Why go for the grandiose, unifying claim of the “entire peasant population” when something less extravagant, like, “These demands reflected the general frustration of the peasants, as well as popularly prescribed solutions for problems they faced”? There are other moments where the authors seem to self-contradict in the service of partisanship, too: at one moment taking pride in how many of the Donghak’s demands were reflected in the Gabo Reforms, and in the next complaining that reforms were the handiwork of the meddling Japanese, and that as a result they were no consistently applied over time: Gabo reforms as a result of the Donghak, awesome; Gabo reforms as a flawed piece of legislation, terrible? (Note that practically every other reform mentioned in the book that was implemented by the Joseon’s ruling elite also was inconsistently applied almost immediately, to the point where written laws meant nothing at all in certain areas of life.)
I get it about Jeolla Province, the home base (and ideological home ground) of the authors of this book as well as the hotbed of the the Donghak Rebellion. But that Rebellion was over a decade ago—or, which this book was written, had been just about a decade earlier. Straight up taking-sides type partisanship might be interesting if the authors did it with chutzpah, but here all we have is po-faced insistence. It’s skewed and its boring. That, I’m afraid, makes for unforgivably bad history.
More embarrassingly, the English is not so great: the translator does a passable job, but it needed better proofreading and the Romanization is funny in places; worse, many paintings and photographs seem not to be credited in the text, so you’re left with a name of the person supposedly depicted in the image, and no way of knowing who painted it, where the image came from, who took the photo, and so on. While it may be obvious why the photos of samul nori percussion groups are used for the backgrounds of each chapter’s opening title/splash pages, it’d be nice if this reasoning were made clear for English-language readers. (Samul nori is a modern derivative of traditional folk percussion performance styles, and thus part of the lineage of peasant folk culture; that’s my guess, but the authors don’t seem to think this warrants explaining, so instead one just sees random percussion dancers on the title pages.)
All in all, the book was pretty disappointing,and the only reason I persisted through it was because I couldn’t find any other English-language books about the uprising. One is surely needed, but If you want a collection of facts and historical details and don’t mind skimming and having to question most of a book’s conclusions in ways the authors should have done themselves, well, then this is fine for you. But as a scholarly work of history, the book leaves a great deal to be desired. Personally, I’m still looking for a good history of the Donghak Rebellion, in other words.
All that said, I loved the picture that closes the book, a picture of rebel leader Jeon Bongjun after his capture. Just look at it:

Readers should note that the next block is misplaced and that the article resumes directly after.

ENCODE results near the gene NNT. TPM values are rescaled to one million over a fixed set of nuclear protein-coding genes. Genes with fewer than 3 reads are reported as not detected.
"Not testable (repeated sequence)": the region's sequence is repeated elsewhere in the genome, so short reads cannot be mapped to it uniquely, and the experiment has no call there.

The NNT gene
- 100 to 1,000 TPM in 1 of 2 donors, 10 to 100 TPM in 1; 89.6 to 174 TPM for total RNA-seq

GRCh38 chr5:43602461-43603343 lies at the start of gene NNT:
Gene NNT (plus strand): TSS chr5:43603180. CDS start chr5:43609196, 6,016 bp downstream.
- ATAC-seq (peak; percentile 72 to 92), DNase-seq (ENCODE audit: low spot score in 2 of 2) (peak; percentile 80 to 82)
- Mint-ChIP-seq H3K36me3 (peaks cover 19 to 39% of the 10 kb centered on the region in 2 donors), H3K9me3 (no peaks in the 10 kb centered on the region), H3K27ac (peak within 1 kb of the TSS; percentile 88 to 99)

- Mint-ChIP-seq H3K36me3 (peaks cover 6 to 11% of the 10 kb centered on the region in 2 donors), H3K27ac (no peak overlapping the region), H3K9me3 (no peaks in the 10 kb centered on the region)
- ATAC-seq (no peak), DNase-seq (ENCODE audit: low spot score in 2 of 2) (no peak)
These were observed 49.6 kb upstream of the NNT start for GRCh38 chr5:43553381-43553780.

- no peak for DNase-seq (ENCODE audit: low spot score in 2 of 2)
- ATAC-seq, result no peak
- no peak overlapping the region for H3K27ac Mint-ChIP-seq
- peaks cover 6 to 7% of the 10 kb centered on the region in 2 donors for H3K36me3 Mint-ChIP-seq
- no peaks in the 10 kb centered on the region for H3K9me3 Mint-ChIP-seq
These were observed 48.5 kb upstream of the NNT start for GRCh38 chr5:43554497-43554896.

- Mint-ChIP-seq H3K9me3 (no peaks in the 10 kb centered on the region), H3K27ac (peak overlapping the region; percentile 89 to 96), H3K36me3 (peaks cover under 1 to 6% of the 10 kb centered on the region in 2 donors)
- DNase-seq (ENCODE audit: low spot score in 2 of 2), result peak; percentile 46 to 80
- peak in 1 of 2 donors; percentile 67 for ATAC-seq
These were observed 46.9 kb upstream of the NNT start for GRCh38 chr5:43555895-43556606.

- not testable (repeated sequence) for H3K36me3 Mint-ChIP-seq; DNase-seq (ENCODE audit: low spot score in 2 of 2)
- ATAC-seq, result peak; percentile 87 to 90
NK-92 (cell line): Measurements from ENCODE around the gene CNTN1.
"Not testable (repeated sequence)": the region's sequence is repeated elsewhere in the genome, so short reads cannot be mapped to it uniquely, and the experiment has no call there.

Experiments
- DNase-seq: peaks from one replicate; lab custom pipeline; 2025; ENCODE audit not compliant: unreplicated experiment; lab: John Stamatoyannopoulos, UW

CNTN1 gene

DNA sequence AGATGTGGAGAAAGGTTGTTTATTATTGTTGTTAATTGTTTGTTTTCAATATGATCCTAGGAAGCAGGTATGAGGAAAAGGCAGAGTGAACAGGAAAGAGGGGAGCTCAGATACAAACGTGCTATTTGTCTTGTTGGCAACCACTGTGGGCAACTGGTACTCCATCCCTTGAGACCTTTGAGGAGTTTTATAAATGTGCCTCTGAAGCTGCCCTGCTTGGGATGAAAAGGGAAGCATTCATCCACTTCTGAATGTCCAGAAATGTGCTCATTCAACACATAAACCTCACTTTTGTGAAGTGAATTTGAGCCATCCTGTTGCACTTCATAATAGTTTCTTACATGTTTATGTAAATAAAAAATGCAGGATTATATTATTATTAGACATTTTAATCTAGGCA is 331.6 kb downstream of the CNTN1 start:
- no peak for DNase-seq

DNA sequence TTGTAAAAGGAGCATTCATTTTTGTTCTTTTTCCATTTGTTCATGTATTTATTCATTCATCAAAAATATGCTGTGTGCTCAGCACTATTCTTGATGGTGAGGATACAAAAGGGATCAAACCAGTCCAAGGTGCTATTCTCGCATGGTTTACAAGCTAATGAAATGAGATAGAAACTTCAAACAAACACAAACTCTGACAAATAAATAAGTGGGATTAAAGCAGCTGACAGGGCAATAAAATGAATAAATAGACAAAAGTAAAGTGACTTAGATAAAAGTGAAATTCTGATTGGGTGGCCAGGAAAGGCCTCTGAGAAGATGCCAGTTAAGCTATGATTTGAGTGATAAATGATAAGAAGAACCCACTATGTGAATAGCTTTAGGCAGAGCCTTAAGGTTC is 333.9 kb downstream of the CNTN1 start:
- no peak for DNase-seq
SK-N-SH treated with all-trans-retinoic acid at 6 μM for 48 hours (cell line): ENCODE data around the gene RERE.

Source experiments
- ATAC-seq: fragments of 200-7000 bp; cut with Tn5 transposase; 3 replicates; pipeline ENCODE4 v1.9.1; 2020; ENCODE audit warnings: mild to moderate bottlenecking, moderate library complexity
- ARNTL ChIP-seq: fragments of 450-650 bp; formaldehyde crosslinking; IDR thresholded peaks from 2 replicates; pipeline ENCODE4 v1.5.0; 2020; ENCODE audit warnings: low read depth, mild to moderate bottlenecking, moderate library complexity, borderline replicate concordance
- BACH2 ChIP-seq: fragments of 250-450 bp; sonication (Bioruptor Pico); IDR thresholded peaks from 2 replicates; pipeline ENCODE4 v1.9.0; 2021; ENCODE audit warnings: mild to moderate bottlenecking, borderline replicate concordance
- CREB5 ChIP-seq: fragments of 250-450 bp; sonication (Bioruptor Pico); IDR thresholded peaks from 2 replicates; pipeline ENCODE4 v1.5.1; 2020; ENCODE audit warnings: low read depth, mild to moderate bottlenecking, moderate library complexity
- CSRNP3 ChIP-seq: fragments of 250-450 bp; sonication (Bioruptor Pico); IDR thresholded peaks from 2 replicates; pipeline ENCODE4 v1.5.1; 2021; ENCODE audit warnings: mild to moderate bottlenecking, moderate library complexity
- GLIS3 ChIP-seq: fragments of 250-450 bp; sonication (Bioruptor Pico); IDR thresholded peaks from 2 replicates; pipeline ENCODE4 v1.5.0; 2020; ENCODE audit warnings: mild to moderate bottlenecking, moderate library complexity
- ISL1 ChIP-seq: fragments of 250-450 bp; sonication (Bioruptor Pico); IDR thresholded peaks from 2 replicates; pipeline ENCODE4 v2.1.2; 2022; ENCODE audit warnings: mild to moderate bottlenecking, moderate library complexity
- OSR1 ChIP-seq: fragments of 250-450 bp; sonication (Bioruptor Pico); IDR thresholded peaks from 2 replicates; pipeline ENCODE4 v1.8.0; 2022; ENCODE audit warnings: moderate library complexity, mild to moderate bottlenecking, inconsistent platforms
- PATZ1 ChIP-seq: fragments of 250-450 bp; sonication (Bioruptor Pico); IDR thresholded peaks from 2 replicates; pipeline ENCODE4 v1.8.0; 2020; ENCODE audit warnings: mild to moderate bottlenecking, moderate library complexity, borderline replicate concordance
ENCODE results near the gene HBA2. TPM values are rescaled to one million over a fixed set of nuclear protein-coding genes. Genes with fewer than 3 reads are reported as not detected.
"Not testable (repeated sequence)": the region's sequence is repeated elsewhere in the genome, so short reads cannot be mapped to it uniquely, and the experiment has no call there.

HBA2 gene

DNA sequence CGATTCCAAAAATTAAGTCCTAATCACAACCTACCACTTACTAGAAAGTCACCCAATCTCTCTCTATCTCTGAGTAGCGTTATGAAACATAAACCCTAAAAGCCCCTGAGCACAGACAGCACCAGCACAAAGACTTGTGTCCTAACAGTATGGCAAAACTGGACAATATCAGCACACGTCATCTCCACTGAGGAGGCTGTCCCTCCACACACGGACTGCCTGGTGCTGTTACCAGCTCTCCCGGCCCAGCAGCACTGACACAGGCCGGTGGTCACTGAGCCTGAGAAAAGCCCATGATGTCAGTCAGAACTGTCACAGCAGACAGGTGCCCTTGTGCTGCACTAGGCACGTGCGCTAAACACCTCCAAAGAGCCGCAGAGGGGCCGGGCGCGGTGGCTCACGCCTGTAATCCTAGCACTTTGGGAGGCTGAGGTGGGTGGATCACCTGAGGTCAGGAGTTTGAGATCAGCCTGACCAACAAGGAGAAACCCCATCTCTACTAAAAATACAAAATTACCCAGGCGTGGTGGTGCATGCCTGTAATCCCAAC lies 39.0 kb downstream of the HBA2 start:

Pretty amazing stuff: Jeon’s on a litter because his legs were broken during an escape attempt, but he still looks like he could kick many an ass. The soldiers look just Keystone Kops enough for humor, and the guys carrying him on the litter look like they’ve led lives the brutality of which none now living here could imagine.
Yeah, the above picture really looks like it could be something out of a black-and-white Western, or for that matter an episode of Deadwood. It makes me think the Donghak Rebellion would make an excellent setting for the next “Kimchi Western,” should anyone want to make another.
(The last one made being 좋은놈 나쁜놈 이상한놈, a film known in English as The Good, the Bad, and the Weird, which I’ve mentioned here a few times—see here and here—but for good measure, here’s that beloved trailer again:
Ah… what a film.)
A Donghak Rebellion-era film, done as a Western? Ah, Korean needs that film more badly than anyone realizes right now, I think… 1
Still, it’s kind of a shame that I feel like I got more out of that one picture than most of the text in the book… well, that and the lyrics to a couple of rebel songs, and a few odd details that intrigued me. This book, sadly, was just history by the numbers, and it saddens me because the Donghak Rebellion seems like it’s as important for modern Korean history as the Taiping is for China’s.
But for the moment, unless I can get my hands on Paul Beirne’s Su-un and His World of Symbols (which seems likely to be more about Donghak theology and scripture, which would also be interesting, but though I imagine it doesn’t say much about the uprising since the eponymous cult founder was dead by that time), Shin and Lee’s book will have to do, since it was the only full-length English-language book I could find on the subject. (Which surprised me, and of course I could be wrong, but I did try to find something, anything, else. If you have any suggestions, dear readers, let fly!)
I guess I’ll have to try request the Beirne through interlibrary loan sometime, maybe this summer…
Not just because the wealth and power gap in this society is widening, buut also because and more narratives about historical conflict between Korean haves and Korean have-nots, just to loosen up the whole notion of one ever-unified ethnic identity extending back into history, and constantly oppressed by menacing outsiders; consider such a story something of an ideological laxative, aiding that notion to pass more smoothly and quickly through the cultural digestive system and, eventually—one dares to hope—excreted.↩